I ran across an absolutely amazing blog post from Mark Masterson titled ‘The Enterprise Cloud‘ that really shed a lot of light on Cloud Computing in the Enterprise. Cloud Computing seems to be one of those nebulous entities with many different definitions by many different people. Take the following definitions as examples.
Frank Gillett @ Forrester – “Most of us confuse two fundamentally different types of compute clouds as one. Server clouds support the needs of traditional business apps while scale-out clouds are designed for massive, many-machine workloads such as Web sites or grid compute applications.” Geva Perry @ GigaOm – “Although it is difficult to come up with a precise and comprehensive definition of cloud computing, at the heart of it is the idea that applications run somewhere on the “cloud” (whether an internal corporate network or the public Internet) – we don’t know or care where.” InfoWorld – Cloud computing is “a way to increase capacity or add capabilities on the fly without investing in new infrastructure, training new personnel, or licensing new software. Cloud computing encompasses any subscription-based or pay-per-use service that, in real time over the Internet, extends IT’s existing capabilities”.
After all of that, it’s safe to assume that cloud computing can be thought of as another ‘system’ that can be used to add capabilities to your IT infrastructure without the expensive data center and operations staff. So what is Enterprise Cloud Computing? Mark Mastersondescribes it as:
a type of cloud computing that is suited to the specific requirements of existing companies, and allows them to leverage resources in the Cloud to provide economical ways of adding capacity to their existing environments.
Nice description..simple and straightforward with no techno-speak…especially the ‘economical ways of adding capacity to their existing environments’. I’d say every CIO is looking for economical ways to add to their IT Infrastructure and capabilities. Is Cloud computing the right way to go for every organization? Probably not…but it does give you an opportunity to do a lot more with a lot less….which is what people are looking for today. Mark’s blog post is long and detailed….and a great read. Jump over now and enjoy. For a real-world example of Cloud Computing within an enterprise, jump over to CIO.com and read the article about Bechtel’s move to the cloud. The article starts with an interesting question:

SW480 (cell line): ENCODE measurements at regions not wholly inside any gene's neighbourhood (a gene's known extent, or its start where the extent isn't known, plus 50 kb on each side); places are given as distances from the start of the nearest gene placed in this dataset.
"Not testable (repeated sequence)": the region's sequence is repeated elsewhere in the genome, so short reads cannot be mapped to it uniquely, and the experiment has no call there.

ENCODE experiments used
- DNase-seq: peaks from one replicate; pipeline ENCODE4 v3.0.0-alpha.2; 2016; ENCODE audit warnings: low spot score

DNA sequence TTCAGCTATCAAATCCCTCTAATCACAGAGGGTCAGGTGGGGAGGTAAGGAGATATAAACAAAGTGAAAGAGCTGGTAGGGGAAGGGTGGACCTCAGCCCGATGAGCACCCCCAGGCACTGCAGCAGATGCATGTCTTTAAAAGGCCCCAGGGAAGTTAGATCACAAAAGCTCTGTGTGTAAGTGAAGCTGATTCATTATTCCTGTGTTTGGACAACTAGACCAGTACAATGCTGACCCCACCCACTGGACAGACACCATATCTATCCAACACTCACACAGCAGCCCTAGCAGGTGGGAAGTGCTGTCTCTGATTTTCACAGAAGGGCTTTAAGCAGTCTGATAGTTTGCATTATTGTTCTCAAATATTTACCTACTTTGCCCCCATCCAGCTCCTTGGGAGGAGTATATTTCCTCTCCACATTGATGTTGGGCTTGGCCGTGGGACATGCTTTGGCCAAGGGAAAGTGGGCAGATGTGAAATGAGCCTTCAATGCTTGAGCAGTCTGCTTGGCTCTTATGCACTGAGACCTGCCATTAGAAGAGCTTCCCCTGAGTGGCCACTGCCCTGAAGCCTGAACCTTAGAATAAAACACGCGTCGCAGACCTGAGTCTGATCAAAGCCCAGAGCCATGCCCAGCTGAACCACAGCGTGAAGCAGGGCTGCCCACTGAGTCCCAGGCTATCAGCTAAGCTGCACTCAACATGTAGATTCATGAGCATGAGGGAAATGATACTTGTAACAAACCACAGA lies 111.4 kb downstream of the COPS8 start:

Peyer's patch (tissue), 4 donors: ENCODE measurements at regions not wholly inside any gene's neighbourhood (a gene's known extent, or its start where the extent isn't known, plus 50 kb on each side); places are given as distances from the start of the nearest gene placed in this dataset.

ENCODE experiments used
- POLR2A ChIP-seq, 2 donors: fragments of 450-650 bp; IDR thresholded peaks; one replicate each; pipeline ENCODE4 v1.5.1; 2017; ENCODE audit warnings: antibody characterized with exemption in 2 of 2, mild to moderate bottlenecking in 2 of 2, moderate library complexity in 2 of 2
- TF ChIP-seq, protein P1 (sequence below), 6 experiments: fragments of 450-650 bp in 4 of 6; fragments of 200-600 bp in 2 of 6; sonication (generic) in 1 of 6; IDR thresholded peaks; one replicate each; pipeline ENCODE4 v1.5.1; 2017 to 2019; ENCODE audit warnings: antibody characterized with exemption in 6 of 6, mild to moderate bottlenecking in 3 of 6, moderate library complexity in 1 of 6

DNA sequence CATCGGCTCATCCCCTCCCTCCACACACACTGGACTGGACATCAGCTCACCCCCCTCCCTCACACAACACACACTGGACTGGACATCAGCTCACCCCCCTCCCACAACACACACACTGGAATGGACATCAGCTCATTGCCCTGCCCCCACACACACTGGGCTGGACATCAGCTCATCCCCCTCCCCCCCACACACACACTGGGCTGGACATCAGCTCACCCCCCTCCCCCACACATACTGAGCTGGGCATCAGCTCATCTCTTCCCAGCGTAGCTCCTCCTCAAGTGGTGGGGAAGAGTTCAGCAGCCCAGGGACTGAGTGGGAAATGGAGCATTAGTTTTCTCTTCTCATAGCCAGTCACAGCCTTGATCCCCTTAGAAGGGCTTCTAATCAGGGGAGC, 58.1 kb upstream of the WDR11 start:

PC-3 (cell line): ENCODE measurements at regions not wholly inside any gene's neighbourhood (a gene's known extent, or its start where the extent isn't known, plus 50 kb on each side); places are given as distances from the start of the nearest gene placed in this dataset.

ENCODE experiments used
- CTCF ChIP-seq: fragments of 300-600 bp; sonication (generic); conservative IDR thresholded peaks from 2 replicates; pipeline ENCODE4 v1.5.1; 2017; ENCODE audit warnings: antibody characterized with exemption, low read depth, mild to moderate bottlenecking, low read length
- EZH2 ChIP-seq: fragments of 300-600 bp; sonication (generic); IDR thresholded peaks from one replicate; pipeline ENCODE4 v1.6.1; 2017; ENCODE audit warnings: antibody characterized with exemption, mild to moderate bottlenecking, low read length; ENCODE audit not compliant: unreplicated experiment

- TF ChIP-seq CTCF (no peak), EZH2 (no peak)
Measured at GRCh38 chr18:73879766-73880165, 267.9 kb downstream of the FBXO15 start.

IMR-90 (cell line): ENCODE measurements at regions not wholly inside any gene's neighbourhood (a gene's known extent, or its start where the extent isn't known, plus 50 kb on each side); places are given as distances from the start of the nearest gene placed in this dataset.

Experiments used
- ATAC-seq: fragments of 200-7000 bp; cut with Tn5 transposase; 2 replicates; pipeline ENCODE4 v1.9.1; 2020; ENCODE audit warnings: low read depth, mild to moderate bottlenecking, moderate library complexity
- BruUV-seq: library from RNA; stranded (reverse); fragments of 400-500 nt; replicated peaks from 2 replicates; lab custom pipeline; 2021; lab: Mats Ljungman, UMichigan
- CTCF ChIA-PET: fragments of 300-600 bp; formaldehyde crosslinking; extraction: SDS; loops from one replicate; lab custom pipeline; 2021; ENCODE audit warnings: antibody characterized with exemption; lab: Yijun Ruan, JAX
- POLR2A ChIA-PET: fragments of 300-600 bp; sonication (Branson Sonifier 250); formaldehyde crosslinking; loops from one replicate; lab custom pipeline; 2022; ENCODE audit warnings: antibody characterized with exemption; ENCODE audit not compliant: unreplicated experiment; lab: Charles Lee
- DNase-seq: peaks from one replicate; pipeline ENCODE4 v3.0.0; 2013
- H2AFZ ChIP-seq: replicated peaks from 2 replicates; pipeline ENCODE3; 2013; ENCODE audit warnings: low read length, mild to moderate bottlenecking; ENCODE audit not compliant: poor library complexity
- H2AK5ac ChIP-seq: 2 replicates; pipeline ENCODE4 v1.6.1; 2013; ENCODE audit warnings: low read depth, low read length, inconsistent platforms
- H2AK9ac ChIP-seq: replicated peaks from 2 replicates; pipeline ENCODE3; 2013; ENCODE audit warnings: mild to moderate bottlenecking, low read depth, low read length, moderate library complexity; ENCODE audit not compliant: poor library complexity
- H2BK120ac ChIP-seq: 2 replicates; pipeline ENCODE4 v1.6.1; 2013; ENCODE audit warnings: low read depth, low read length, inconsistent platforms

If I were starting from scratch, what kind of IT systems would I build to support my business today?
Great question…and one that would probably receive the answer of ‘not what I have today’ in many organizations today. Geir Ramleth, Bechtel’s CIO, asked this question at Bechtel a few years ago and found that the answer was “no”….so he set about to change how IT was delivered to the organization. His answer: Cloud Computing. But…Ramleth and his team didn’t go to outside vendors for all their cloud computing needs…they built data centers and standardized on hardware and software and began to deliver IT solutions across the enterprise using internal cloud computing resources. In effect, Bechtel built a SaaS model and began offering these service to their internal and external clients. According to Ramleth (as reported in the article), the goal of the new SaaS platform is to:
create a Google-like experience for enterprise application users. Log in to the portal, pick a task and get it done in a few simple steps rather than logging in to an assortment of applications.
Interesting concept. I’d be interested in how the end-users at Bechtel are feeling about these new SaaS applications. Interesting stuff…isn’t it? There are few companies today as advanced as Bechtel in their adoption of Cloud Computing in the enterprise, but I think we’ll see more ‘noise’ in the coming year(s) as organizations try to ‘do more with less’. Know of any other real-world examples of cloud computing in the enterprise? Share them with me in the comments.